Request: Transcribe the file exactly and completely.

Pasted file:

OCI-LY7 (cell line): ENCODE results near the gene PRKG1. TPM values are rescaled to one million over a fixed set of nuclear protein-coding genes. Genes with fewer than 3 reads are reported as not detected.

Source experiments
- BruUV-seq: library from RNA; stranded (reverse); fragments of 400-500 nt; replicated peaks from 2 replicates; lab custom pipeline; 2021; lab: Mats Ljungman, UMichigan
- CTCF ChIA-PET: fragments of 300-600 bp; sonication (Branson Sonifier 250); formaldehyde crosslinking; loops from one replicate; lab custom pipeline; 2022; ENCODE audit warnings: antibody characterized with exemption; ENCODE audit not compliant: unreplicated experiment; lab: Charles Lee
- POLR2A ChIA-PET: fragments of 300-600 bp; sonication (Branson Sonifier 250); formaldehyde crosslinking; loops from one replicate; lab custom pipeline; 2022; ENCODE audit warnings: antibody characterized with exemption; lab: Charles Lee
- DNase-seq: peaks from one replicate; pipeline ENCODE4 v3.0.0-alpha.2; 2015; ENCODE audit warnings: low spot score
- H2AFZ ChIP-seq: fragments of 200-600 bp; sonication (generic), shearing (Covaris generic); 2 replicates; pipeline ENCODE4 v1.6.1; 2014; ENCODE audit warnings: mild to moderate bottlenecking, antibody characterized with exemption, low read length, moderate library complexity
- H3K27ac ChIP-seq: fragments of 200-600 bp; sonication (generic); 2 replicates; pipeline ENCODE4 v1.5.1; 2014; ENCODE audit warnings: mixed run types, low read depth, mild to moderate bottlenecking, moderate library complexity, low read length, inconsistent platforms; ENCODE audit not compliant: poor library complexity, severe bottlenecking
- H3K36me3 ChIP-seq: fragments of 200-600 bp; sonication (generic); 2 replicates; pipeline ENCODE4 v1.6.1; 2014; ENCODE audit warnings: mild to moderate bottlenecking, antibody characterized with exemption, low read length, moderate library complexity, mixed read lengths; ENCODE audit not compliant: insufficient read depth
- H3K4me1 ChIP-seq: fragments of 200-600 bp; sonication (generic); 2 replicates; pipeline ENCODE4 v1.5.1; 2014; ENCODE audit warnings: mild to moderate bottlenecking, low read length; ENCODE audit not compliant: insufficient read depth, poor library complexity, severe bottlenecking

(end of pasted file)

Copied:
OCI-LY7 (cell line): ENCODE results near the gene PRKG1. TPM values are rescaled to one million over a fixed set of nuclear protein-coding genes. Genes with fewer than 3 reads are reported as not detected.

Source experiments
- BruUV-seq: library from RNA; stranded (reverse); fragments of 400-500 nt; replicated peaks from 2 replicates; lab custom pipeline; 2021; lab: Mats Ljungman, UMichigan
- CTCF ChIA-PET: fragments of 300-600 bp; sonication (Branson Sonifier 250); formaldehyde crosslinking; loops from one replicate; lab custom pipeline; 2022; ENCODE audit warnings: antibody characterized with exemption; ENCODE audit not compliant: unreplicated experiment; lab: Charles Lee
- POLR2A ChIA-PET: fragments of 300-600 bp; sonication (Branson Sonifier 250); formaldehyde crosslinking; loops from one replicate; lab custom pipeline; 2022; ENCODE audit warnings: antibody characterized with exemption; lab: Charles Lee
- DNase-seq: peaks from one replicate; pipeline ENCODE4 v3.0.0-alpha.2; 2015; ENCODE audit warnings: low spot score
- H2AFZ ChIP-seq: fragments of 200-600 bp; sonication (generic), shearing (Covaris generic); 2 replicates; pipeline ENCODE4 v1.6.1; 2014; ENCODE audit warnings: mild to moderate bottlenecking, antibody characterized with exemption, low read length, moderate library complexity
- H3K27ac ChIP-seq: fragments of 200-600 bp; sonication (generic); 2 replicates; pipeline ENCODE4 v1.5.1; 2014; ENCODE audit warnings: mixed run types, low read depth, mild to moderate bottlenecking, moderate library complexity, low read length, inconsistent platforms; ENCODE audit not compliant: poor library complexity, severe bottlenecking
- H3K36me3 ChIP-seq: fragments of 200-600 bp; sonication (generic); 2 replicates; pipeline ENCODE4 v1.6.1; 2014; ENCODE audit warnings: mild to moderate bottlenecking, antibody characterized with exemption, low read length, moderate library complexity, mixed read lengths; ENCODE audit not compliant: insufficient read depth
- H3K4me1 ChIP-seq: fragments of 200-600 bp; sonication (generic); 2 replicates; pipeline ENCODE4 v1.5.1; 2014; ENCODE audit warnings: mild to moderate bottlenecking, low read length; ENCODE audit not compliant: insufficient read depth, poor library complexity, severe bottlenecking